Climate ChangeNature

Movin' On Up – Global Warming Forcing Plants, Animals North & Up-Slope

All over the warming globe, plant and animal species are moving up…northward and to higher elevations, that is…in order to find cooler temperatures. Evidence from the largest-scale migration study ever conducted shows that this trend is accelerating.

Clodius Parnassian butterfly
The Clodius Parnassian butterfly is more common at the top of its elevation range in the California mountains than in the past. Such insects are known as 'harbinger' or 'indicator' species because thay are typically the first to respond to climate changes.

Previous studies of plant and animal migrations have offered indications that something — perhaps rising temperatures — was driving species northward and/or to higher altitudes. But these studies were isolated and doubts remained as to the true trigger of these movements and migrations.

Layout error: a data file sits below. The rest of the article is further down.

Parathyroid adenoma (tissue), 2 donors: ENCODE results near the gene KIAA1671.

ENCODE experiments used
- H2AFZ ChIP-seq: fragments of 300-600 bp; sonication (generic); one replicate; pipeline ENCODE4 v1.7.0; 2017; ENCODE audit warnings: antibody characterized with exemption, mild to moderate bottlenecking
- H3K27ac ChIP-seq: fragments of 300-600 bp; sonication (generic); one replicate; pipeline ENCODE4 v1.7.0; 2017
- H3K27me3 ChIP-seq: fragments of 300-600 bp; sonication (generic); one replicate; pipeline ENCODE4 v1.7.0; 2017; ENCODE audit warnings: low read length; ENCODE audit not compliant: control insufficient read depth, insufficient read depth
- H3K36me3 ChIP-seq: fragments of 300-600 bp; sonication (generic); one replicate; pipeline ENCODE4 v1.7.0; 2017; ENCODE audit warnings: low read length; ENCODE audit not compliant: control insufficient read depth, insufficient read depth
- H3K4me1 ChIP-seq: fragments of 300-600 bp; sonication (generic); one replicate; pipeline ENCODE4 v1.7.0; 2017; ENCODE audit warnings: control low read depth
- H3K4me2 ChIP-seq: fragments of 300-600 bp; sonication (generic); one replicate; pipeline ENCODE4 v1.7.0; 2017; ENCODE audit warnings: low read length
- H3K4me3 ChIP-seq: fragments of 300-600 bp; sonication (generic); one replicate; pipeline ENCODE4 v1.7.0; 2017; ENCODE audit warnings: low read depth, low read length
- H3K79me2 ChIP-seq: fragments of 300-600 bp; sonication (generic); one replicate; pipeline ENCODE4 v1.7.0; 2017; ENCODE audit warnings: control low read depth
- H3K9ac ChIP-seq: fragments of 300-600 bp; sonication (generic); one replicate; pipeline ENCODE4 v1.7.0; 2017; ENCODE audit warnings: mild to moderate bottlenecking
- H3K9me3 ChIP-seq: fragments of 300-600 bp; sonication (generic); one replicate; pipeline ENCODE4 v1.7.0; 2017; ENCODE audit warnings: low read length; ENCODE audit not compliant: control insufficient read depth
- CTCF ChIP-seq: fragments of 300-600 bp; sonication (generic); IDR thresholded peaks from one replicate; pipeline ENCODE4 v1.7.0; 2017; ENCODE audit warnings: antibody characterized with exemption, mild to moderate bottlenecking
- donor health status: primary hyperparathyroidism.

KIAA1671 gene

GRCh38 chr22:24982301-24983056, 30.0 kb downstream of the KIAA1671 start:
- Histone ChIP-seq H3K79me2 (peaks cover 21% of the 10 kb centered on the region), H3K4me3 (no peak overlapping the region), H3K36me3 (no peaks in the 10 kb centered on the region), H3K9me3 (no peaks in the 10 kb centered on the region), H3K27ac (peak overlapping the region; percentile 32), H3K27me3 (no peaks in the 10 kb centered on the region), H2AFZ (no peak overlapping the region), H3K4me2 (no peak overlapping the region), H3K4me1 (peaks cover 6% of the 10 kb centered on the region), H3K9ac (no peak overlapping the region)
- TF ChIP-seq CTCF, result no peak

But now comes evidence from the largest-scale analysis to date that such northward, migratory expansions and accelerating movements up-slope (i.e., to cooler/higher elevations) are largely attributable to warming and climate forcings.

The study, led by conservation biologist Chris D. Thomas of the University of York (England),   “puts to bed” the question of whether these shifts in flora and fauna ranges and altitudes are due to climate change. According to Thomas, as quoted in a recent Washington Post article (see link below), “There isn’t any obvious alternative explanation for why species should be moving poleward in studies around the world.”

The new meta-analysis incorporated data from over 50 papers and included altitude data on 23 plant and animal groups and latitude data (i.e., range shifts northward) from 31 groups. One of the more general findings of the study, which analyzed species migrations in Europe, North America, Chile and Malaysia, was that greater warming in any given region was strongly correlated to farther, northward migration (to cooler climes).